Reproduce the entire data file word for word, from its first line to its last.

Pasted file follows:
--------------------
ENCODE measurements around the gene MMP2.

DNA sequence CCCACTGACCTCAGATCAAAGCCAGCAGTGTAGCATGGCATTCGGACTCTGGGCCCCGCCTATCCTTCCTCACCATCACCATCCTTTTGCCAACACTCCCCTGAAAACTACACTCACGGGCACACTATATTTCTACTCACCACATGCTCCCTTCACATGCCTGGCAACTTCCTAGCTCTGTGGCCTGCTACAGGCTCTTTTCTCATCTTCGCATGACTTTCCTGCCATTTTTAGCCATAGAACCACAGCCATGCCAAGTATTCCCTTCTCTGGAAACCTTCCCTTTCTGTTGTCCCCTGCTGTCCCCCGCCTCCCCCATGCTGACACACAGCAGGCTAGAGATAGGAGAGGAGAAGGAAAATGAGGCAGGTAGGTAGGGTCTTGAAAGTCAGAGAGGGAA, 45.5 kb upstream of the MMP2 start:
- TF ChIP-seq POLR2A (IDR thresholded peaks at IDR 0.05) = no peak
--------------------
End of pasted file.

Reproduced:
ENCODE measurements around the gene MMP2.

DNA sequence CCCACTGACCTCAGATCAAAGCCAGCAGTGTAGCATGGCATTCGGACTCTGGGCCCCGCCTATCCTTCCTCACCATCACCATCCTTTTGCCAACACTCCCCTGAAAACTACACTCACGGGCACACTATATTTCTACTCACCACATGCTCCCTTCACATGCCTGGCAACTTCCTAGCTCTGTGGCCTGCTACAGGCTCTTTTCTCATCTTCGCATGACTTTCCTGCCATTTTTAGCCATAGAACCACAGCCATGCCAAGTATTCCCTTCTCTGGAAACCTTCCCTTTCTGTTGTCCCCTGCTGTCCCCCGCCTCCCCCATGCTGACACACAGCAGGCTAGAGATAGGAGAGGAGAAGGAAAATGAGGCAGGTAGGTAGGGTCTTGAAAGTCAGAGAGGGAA, 45.5 kb upstream of the MMP2 start:
- TF ChIP-seq POLR2A (IDR thresholded peaks at IDR 0.05) = no peak